WIMBLEDON, England - A teenager nicknamed "The Wild Thing" stunned Rafael Nadal and in the process all Wimbledon, recording one of the biggest upsets of the last 25 years.
Nick Kyrgios, 19, a 6-4 Australian with a vicious serve and a positive approach, took apart the top-ranked Nadal, 7-6 (5), 5-7, 7-6 (5), 6-3, on a Tuesday of surprises.
At 144 in the rankings, Kyrgios is the first player outside of the top 100 to beat a No. 1 since 1992. "On this surface," Nadal said, referring to Wimbledon's grass, "with his serve -- he hit every ball very strongly -- he had what he needs to win."
It was a tough day for current French Open champions, Nadal getting bounced in his fourth-round match only a few hours after Maria Sharapova was defeated by Angelique Kerber, 7-6 (4), 4-6, 6-4.
If that wasn't enough, Serena Williams pulled out after three games of her doubles match with sister Venus because of what the WTA called a "viral illness."
Before the sisters took the court, Serena was examined by a doctor and could be seen sobbing and holding her head. When play began, she was wobbly and nearly whiffed a serve. Finally, the sisters had to forfeit to opponents Kristina Barrois and Stefanie Voegele.
"I thought I could rally this morning," Serena said in a statement, "but this bug got the best of me." The question is whether she was affected in her singles loss Saturday to Alize Cornet.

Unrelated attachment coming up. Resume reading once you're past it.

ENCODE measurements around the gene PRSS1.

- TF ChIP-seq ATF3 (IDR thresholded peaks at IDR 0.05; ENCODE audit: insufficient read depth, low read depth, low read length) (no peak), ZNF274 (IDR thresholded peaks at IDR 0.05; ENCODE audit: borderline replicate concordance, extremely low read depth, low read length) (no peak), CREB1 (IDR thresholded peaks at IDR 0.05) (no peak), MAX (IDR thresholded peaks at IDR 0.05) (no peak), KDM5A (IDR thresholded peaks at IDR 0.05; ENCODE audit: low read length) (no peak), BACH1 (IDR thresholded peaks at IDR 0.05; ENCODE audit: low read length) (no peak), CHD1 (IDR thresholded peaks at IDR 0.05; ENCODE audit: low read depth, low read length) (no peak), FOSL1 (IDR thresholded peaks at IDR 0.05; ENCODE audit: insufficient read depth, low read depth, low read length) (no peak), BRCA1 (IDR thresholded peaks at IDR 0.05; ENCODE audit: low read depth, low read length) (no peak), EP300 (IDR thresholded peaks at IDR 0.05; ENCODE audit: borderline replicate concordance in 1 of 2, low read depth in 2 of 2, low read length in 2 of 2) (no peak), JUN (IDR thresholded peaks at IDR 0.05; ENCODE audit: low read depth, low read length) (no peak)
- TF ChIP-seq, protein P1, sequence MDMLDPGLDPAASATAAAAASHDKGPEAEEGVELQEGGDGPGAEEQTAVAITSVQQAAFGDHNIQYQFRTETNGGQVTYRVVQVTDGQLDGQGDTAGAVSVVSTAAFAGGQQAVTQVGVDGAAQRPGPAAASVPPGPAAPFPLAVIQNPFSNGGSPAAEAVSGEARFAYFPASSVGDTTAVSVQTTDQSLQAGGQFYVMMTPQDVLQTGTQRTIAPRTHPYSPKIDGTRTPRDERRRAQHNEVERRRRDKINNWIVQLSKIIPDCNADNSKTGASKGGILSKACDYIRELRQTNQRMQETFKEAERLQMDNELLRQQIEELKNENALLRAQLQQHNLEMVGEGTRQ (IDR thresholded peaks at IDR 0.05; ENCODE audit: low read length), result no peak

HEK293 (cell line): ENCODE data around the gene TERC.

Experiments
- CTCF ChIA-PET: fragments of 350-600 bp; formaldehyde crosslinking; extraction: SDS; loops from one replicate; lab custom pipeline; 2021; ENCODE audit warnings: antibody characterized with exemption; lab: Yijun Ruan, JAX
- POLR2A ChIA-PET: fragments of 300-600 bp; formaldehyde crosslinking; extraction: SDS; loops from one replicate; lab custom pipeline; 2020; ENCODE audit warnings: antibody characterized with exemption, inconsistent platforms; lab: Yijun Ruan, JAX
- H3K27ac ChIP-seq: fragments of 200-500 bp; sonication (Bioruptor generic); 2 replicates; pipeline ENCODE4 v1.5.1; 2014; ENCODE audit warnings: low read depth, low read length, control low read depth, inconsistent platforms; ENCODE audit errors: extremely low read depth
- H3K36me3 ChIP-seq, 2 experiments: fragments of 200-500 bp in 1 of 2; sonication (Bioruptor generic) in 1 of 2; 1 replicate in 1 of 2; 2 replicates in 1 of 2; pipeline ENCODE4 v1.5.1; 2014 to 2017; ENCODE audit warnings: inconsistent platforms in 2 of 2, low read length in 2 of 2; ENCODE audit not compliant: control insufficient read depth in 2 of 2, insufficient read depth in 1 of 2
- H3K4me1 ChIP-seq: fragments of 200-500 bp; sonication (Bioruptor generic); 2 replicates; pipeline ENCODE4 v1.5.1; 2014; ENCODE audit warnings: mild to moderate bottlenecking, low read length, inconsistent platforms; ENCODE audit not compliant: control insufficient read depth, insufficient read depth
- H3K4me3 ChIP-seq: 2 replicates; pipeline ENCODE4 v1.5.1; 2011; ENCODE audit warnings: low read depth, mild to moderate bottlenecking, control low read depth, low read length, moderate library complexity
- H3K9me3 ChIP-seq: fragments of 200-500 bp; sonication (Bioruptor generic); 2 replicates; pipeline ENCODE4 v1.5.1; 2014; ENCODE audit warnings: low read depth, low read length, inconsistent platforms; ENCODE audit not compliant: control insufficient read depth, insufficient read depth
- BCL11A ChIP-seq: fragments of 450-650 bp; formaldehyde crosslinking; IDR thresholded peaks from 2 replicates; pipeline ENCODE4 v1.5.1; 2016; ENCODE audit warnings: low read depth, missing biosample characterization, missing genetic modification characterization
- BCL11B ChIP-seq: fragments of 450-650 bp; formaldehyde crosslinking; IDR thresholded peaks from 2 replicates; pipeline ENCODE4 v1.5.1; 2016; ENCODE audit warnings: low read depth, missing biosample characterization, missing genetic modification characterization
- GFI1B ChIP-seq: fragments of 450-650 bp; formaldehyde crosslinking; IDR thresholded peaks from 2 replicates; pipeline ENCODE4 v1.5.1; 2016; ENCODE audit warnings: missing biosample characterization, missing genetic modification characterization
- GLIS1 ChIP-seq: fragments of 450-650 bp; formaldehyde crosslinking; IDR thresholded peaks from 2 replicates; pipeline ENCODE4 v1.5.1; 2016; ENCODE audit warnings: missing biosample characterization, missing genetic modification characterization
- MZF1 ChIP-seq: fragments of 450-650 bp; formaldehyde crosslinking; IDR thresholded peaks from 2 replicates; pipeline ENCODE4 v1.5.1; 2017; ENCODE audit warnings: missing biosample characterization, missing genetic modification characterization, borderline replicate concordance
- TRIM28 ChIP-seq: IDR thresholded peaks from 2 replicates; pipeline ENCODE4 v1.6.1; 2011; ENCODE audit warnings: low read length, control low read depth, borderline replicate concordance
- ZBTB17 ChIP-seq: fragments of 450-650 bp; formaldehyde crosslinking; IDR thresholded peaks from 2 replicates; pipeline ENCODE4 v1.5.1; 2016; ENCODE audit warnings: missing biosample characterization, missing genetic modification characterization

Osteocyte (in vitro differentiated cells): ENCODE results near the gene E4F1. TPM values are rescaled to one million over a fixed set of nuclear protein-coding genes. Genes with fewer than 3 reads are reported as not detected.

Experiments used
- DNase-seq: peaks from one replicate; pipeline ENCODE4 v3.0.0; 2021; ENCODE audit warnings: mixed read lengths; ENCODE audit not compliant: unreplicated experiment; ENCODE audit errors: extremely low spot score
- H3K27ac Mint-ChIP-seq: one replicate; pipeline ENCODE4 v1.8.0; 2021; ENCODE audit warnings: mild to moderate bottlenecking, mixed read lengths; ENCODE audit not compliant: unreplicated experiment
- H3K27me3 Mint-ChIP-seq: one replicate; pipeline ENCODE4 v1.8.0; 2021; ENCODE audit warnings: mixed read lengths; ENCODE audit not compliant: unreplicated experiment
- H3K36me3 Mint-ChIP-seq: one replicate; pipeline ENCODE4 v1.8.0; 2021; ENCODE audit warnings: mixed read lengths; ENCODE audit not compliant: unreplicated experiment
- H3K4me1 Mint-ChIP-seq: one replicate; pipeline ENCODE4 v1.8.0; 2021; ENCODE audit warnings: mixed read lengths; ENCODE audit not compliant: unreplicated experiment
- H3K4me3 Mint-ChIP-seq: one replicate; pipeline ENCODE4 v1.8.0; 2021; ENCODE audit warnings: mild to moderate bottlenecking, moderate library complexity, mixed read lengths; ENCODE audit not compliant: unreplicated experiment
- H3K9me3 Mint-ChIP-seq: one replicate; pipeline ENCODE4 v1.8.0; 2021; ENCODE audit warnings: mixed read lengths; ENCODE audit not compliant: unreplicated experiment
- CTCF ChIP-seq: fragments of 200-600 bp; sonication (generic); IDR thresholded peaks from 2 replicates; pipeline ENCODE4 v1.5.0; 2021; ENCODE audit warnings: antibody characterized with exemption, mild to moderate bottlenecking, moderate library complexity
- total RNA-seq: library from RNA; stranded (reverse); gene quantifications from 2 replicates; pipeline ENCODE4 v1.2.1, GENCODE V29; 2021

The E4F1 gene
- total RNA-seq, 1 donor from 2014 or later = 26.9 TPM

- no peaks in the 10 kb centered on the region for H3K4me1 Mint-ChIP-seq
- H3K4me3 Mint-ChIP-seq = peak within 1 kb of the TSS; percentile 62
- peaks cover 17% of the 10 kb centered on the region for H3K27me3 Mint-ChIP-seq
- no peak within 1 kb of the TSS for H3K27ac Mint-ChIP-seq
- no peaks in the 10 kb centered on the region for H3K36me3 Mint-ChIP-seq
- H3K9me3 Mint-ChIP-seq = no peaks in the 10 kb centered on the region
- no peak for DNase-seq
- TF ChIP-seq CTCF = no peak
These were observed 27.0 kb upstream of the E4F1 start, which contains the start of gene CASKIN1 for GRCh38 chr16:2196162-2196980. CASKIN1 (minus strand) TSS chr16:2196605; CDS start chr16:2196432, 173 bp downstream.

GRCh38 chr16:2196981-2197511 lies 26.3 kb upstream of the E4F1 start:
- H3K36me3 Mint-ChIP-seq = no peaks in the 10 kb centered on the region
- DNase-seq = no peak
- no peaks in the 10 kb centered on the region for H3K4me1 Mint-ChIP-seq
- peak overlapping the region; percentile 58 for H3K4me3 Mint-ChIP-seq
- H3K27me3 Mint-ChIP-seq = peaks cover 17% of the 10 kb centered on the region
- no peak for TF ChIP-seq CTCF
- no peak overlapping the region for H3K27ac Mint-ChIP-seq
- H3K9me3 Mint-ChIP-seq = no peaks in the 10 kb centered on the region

The transition from clay, the French at Roland Garros, to the lawns of Wimbledon is not easy. Nadal has won the French nine times and Wimbledon twice. But in 2012, Nadal was beaten at Wimbledon in the second round and in 2013 in the first.
"I didn't think I played that bad," said Nadal, who was the No. 2 seed, and then alluding to Kyrgios' serves, "but that's the game on this surface. He did the things you need better than me."
Kyrgios, who 16 months ago was 576th in the rankings and is a wild-card entry here, said: "This is the biggest win of my career. I got so much confidence now from this."
He plays Canadian Milos Raonic in the quarters.
Sharapova had lost only seven games in her three previous matches, but she made more than 50 unforced errors against Kerber, who never had beaten a top 10 player in a major until defeating the fifth-ranked Sharapova.
"Today could have gone either way," Sharapova said, "and it didn't go my way."
In the final set, Sharapova saved six match points before finally losing. "I worked too hard within the match to let it go the easy way," she sighed.
Roger Federer made the quarterfinals with a 6-1, 6-4, 6-4 win over Tommy Robredo. He will meet Stan Wawrinka next.